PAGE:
Former senator Sam Ervin recorded a Grammy-nominated album, "Senator Sam at Home."
The album, a mix of stories, jokes, and pop music covers, was nominated for best spoken-word recording at the 17th Grammy Awards, NPR affiliate WFAE reported.
Former presidential candidate Adlai Stevenson received two Grammy nominations.
Stevenson served as governor of Illinois and ran twice for president as the Democratic nominee in 1952 and 1956, according to the Stevenson Center at Illinois State University.
He was nominated for his first Grammy in 1965 for his contribution to "The Kennedy Wit." He was nominated again in 1967 for "The Stevenson Wit," a similar album featuring selections from his "speeches, press conferences, and off-the-cuff remarks," according to the album cover.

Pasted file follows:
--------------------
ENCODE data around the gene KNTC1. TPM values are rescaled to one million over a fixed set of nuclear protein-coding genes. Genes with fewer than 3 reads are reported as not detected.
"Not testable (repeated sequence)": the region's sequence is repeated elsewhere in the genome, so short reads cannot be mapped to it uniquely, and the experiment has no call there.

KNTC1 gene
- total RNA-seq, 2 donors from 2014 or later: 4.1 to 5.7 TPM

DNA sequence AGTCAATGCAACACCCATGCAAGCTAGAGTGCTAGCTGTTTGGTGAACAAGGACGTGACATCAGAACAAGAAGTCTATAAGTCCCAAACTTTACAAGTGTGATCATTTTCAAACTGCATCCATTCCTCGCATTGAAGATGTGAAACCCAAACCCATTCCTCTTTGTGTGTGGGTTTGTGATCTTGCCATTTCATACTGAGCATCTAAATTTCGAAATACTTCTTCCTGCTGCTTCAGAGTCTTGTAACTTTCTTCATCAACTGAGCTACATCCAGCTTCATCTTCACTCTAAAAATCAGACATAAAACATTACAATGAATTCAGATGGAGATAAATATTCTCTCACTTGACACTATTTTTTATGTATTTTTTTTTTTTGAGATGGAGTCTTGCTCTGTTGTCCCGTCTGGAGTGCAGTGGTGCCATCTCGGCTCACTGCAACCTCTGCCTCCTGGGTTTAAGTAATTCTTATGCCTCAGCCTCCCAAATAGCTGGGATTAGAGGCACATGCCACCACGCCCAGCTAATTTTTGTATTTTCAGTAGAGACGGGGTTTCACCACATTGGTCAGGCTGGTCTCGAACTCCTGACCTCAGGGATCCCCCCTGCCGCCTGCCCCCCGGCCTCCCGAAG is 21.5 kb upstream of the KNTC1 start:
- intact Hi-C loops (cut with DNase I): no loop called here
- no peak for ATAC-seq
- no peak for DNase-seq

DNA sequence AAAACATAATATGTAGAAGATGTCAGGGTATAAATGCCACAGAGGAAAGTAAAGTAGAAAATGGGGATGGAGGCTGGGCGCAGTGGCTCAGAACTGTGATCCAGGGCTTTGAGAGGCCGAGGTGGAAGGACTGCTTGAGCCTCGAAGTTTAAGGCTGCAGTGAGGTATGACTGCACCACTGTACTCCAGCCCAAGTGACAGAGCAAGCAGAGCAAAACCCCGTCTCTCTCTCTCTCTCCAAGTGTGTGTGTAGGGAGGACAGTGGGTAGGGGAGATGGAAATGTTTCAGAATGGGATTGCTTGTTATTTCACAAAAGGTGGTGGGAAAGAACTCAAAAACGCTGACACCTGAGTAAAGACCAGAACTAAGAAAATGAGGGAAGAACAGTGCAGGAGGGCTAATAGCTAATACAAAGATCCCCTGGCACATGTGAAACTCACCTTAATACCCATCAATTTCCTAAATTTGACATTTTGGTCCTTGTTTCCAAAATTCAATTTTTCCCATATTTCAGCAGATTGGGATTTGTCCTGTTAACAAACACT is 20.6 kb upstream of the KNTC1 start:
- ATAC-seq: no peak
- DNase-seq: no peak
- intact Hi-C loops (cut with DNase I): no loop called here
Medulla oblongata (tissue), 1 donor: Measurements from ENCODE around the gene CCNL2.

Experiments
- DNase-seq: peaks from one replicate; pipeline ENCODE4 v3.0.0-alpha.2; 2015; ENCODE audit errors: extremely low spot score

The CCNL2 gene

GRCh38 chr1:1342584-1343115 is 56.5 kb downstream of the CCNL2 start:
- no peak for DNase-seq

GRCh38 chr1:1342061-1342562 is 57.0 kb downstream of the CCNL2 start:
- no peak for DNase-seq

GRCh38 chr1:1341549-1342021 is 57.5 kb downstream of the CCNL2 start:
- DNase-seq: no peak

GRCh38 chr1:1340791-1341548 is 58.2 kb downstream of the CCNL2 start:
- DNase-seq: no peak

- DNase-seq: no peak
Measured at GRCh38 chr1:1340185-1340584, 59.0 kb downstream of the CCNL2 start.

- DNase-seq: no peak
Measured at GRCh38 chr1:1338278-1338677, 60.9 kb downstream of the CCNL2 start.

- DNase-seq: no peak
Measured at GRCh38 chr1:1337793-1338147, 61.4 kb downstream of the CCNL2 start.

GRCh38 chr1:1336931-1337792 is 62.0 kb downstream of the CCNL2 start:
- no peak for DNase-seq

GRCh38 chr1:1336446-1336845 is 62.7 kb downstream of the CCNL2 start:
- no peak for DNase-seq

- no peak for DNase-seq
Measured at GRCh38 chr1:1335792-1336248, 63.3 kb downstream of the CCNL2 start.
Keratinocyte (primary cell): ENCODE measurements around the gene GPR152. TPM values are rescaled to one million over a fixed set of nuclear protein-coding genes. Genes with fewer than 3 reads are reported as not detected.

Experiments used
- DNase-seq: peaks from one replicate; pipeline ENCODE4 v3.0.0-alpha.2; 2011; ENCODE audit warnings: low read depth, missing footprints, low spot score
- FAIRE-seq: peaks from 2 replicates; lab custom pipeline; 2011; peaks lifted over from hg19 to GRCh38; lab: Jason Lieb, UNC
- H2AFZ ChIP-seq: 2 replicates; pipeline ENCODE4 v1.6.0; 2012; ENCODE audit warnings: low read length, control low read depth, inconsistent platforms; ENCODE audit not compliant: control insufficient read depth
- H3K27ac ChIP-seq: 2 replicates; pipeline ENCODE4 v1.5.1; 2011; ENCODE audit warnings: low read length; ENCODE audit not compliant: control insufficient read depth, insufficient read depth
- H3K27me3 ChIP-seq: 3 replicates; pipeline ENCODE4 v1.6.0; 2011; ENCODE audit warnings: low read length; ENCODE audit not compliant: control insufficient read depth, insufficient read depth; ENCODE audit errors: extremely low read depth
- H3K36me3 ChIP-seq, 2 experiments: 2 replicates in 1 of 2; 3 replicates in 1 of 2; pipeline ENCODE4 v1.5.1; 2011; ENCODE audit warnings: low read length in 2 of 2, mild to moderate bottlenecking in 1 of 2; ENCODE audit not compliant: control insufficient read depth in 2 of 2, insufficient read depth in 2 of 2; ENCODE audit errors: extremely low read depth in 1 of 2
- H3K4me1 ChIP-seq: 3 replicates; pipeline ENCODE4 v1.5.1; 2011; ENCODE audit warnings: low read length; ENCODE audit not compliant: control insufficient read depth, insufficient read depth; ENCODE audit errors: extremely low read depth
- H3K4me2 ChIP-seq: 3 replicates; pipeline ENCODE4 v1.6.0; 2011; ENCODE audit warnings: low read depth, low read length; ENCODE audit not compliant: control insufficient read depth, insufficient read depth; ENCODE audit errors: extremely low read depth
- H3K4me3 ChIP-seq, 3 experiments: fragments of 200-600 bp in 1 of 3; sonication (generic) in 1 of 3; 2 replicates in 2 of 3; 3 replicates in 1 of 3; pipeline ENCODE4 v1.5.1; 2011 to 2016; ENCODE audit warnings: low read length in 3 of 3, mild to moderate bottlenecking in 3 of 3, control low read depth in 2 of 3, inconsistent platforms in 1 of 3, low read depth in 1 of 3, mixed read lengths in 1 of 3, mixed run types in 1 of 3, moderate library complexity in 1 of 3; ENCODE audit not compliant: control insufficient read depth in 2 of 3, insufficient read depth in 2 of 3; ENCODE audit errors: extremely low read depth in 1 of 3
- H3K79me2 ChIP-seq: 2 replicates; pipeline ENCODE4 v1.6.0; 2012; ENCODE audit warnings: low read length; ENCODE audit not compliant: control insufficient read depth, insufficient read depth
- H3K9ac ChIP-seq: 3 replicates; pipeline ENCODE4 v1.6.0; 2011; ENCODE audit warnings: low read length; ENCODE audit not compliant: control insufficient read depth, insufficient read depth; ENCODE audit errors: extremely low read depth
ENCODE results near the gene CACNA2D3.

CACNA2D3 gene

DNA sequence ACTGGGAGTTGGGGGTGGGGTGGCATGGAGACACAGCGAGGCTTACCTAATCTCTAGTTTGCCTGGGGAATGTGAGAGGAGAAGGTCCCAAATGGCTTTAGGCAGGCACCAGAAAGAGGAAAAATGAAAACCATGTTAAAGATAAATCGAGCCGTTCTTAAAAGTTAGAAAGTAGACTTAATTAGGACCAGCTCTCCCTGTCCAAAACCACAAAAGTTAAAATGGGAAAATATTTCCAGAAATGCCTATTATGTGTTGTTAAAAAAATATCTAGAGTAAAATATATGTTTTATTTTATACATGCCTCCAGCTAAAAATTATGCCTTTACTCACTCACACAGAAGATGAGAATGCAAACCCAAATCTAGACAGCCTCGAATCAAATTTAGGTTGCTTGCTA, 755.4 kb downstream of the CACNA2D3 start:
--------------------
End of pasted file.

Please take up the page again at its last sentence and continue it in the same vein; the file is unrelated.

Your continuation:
Harry Truman was nominated for a Grammy in 1978.
"The Truman Tapes," a series of recorded interviews with Ben Gradus, was nominated for best spoken-word recording at the 20th Grammy Awards, according to the official Grammys website.
Sen. Elizabeth Warren's audiobook for her memoir, "A Fighting Chance," was nominated for best spoken-word album at the 2015 Grammys.
Warren lost the award to "Diary of a Mad Diva" by Joan Rivers.
Sen. Bernie Sanders received his second Grammy nomination this year.
In 2018, Sanders was nominated for best spoken-word album for "Our Revolution: A Future to Believe In" along with actor Mark Ruffalo, who narrated parts of the audiobook. The pair lost to Carrie Fisher, who won a posthumous award for her memoir "The Princess Diarist," Billboard reported.
This year, Sanders is nominated in the same category for his audiobook, "It's OK to Be Angry About Capitalism."